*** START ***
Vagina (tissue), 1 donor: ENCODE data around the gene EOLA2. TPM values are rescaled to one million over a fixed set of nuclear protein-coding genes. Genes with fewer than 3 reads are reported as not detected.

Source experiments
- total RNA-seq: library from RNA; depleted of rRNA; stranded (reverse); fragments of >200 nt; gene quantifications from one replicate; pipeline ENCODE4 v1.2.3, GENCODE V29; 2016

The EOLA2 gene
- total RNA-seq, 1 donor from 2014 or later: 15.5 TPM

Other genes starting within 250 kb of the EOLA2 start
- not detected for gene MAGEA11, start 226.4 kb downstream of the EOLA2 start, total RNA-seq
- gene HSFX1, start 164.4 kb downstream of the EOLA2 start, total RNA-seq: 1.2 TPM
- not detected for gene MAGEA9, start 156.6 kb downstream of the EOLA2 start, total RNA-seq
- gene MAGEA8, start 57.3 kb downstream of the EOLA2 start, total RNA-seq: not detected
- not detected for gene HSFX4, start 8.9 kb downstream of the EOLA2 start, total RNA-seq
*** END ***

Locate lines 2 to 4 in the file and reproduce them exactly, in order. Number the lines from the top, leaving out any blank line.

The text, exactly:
Source experiments
- total RNA-seq: library from RNA; depleted of rRNA; stranded (reverse); fragments of >200 nt; gene quantifications from one replicate; pipeline ENCODE4 v1.2.3, GENCODE V29; 2016

The EOLA2 gene